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These are the world's most vital waterways for global trade

In recent years, numerous incidents have disrupted the world’s most important trade waterways, impacting supply chains across industries and economies.
The upheavals include COVID-19 pandemic lockdowns, the Ever Given getting stuck in the Suez Canal, persistent drought at the Panama Canal, Russia’s blockade of Ukraine’s Black Sea ports and the ongoing attacks on ships in the Red Sea, to name a few.
Disruptions at key ocean trade routes can significantly impact the global economy given that 90% of traded goods continue to be shipped by sea, according to the International Maritime Organization.
Here are five of the most important waterways for global trade:
The English Channel
The English Channel is the busiest ocean shipping lane in the world. More than 500 vessels go through it every single day to get from the North Sea to the Atlantic and from the United Kingdom to continental Europe – and vice versa.
Every year, more than 16 million people and 5 million trucks pass through the Channel’s roughly 170 ports and harbours. Major ports include Portsmouth, Le Havre, Cherbourg and Brest.


The English Channel – including the Dover Strait above – is the world’s busiest shipping lane. Image: Marine Vessel Traffic
The Malacca Strait
Located between Sumatra Island in Indonesia and the Malay Peninsula, the Malacca Strait interconnects the Indian and Pacific Ocean. It extends from the Andaman Sea through the Strait of Singapore to the South China Sea, and connects many of Asia’s major economies, including Japan, Taiwan, South Korea and India.
Around 94,000 ships pass through the Malacca Strait every year or use its more than 40 ports. Together, the ships carry around 30% of all traded goods globally.
Already prone to congestion and collisions, the strait is expected to exceed its capacity by the end of the decade as shipping traffic continues to grow. Thailand has proposed a 100km “landbridge” at the narrowest part of the Malay Peninsula, where goods could be offloaded and transported by rail and road, avoiding the Malacca Strait.


The Malacca Strait is nearing capacity – a landbridge might offload some of the traffic. Image: Marine Vessel Traffic
The Hormuz Strait
The Hormuz Strait is wedged between Iran and Oman, and links the Persian Gulf with the Gulf of Oman and the Arabian Sea. As the main shipping route for oil from the Middle East, the strait sees a fifth of the world’s oil consumption passing through it daily – around 21 million barrels. It also carries 20% of global liquefied natural gas every year.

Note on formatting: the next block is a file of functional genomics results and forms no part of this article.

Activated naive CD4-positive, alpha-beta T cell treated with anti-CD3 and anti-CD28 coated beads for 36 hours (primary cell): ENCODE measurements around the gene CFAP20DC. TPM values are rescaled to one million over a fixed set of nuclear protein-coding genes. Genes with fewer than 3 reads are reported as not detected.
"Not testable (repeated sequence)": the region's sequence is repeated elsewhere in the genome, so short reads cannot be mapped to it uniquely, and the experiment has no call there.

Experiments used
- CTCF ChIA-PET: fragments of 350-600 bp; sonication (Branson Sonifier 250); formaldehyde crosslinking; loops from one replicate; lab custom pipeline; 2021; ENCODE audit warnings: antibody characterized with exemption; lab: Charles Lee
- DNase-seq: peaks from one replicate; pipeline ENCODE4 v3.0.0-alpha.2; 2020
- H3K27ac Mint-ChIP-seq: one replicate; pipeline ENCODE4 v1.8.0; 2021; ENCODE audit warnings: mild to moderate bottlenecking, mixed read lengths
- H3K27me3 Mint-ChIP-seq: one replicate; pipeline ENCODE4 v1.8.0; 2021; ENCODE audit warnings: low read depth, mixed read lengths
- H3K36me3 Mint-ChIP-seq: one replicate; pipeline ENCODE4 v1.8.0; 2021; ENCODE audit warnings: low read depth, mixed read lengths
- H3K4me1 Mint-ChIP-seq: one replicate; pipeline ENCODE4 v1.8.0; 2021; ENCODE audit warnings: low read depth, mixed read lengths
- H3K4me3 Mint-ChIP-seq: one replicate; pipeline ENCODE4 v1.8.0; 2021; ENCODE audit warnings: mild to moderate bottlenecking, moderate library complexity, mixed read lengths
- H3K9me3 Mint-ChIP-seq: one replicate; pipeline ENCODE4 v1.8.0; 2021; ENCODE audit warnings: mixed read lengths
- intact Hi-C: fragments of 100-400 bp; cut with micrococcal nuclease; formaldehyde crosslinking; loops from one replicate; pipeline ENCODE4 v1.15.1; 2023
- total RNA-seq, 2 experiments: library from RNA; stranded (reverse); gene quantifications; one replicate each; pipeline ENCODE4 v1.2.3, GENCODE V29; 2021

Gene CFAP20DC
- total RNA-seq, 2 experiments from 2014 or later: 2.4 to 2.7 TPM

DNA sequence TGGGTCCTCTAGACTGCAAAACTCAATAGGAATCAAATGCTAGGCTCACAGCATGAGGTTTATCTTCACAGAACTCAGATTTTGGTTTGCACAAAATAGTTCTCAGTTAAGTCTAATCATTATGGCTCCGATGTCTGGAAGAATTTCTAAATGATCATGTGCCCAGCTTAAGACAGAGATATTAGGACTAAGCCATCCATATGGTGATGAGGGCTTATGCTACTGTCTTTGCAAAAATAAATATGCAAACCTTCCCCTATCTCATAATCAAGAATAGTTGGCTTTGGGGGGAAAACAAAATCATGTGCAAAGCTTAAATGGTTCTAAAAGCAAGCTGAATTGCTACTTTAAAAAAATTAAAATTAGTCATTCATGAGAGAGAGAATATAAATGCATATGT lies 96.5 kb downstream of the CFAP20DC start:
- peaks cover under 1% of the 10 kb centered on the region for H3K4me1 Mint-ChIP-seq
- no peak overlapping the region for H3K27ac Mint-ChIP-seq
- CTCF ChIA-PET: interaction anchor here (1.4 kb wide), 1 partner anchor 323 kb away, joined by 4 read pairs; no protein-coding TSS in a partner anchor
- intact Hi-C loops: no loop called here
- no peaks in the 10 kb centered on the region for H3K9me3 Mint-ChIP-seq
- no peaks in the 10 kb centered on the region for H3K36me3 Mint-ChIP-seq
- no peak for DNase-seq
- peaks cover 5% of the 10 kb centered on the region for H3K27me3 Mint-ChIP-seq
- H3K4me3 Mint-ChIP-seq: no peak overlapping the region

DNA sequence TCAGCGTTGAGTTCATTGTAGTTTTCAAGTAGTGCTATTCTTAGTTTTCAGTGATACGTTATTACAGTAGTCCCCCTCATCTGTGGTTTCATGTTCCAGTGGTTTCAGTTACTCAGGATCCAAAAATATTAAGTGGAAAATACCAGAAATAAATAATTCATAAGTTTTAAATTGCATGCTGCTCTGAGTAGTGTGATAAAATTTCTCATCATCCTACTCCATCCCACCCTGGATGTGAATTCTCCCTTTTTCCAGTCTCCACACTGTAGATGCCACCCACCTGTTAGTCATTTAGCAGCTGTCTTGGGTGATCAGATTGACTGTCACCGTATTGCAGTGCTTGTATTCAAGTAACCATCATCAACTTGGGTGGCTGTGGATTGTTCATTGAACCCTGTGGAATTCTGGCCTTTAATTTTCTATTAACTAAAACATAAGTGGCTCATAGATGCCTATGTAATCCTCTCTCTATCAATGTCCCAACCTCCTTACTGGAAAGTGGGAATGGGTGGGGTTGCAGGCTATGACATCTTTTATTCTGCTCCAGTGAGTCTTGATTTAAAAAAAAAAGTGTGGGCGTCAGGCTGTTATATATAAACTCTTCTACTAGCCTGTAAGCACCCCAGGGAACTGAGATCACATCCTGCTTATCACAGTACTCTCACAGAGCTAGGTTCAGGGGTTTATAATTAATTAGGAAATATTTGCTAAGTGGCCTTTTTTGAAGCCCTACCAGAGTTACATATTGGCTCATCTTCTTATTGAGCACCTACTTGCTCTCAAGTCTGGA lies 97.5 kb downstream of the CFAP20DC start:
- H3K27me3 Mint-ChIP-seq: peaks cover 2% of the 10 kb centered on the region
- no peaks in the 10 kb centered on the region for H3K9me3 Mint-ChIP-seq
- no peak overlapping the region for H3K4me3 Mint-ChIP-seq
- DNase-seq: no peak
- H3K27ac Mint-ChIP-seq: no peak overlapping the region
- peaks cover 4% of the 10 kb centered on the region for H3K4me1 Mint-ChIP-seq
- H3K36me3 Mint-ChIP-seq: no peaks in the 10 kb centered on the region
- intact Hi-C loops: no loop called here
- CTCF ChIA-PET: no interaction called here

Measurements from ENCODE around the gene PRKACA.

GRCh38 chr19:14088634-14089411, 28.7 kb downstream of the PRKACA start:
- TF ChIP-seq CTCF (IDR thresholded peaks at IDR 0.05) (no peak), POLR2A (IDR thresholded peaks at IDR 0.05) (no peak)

To help manage capacity and avoid collisions, the strait operates a two-lane traffic system, in which inbound vessels use one lane and outbound vessels use the other.
Like shipping in the nearby Red Sea, security and geopolitical tensions have been a concern for shipping companies operating in the Hormuz Strait.


The Hormuz Strait is the world’s biggest oil artery. Image: Marine Vessel Traffic
The Suez Canal
The Suez Canal in Egypt connects the Mediterranean with the Red Sea and is a dividing line between Africa and Asia. The canal, which is at the opposite end of the Red Sea and Gulf of Aden's Bab Al Mandeb strait, is the shortest maritime route from Europe to Asia and allows ships to avoid the long trip around South Africa's Cape of Good Hope.
The modern Suez Canal was completed in 1869 when Egypt was under French occupation. After several enlargements, the canal is now close to 200km long and sees on average over 20,000 vessel crossings every year.
The Suez Canal has long played a strategic role in both trade and geopolitics. In recent months, the canal has been affected by attacks on commercial ships in the Red Sea, causing canal revenue to plummet.


The Suez Canal is a major waterway connecting Europe and Asia. Image: Marine Vessel Traffic
The Panama Canal
The Panama Canal connects the Atlantic and Pacific Ocean and has been a significant waterway for global trade since its completion in 1914.
The geography and construction of the Panama Canal require locks to lift and lower ships as they make their way across the Isthmus of Panama. It has been expanded over time to help even-larger vessels avoid a long journey around Cape Horn at the tip of South America. The canal connects nearly 2,000 ports in 170 countries and facilitated more than 14,000 transits in 2023.


The Suez Canal is the shortest maritime route from Europe to Asia. Image: Marine Vessel Traffic
However, prolonged drought has greatly impacted the Panama Canal. Too little water has been available from the lakes that feed the canal’s locks, which require over 100,000 cubic meters of water. This has, in turn, enabled a much smaller number of vessels to pass and upped waiting times from a few hours to weeks.
The Panama Canal is adapting to counter the effects of drought and the climate crisis. Water-saving measures, for example, have been put in place and ships have had to lower their draft to continue using the locks.
 
A Panama Canal lock under periodical maintenance in May 2023. Image: REUTERS/Aris Martinez
Boosting supply chain resilience
The world’s key shipping waterways are only one part of the wider transport challenges supply chains face. The climate crisis, geopolitical instability and congestion are all having an impact, while societal factors, such as labour disputes and the rising cost of living, are also contributing to the situation.
To address these complexities and develop global supply resilience, the World Economic Forum’s Global Supply Resilience Initiative seeks to establish shared supply chain data systems so that visibility can be improved and bottlenecks avoided. This includes port and airport congestion, transit delays, natural disasters and socio-economic disruptions.
Weforum
Feb 17, 2024 14:09
Number of visit : 129

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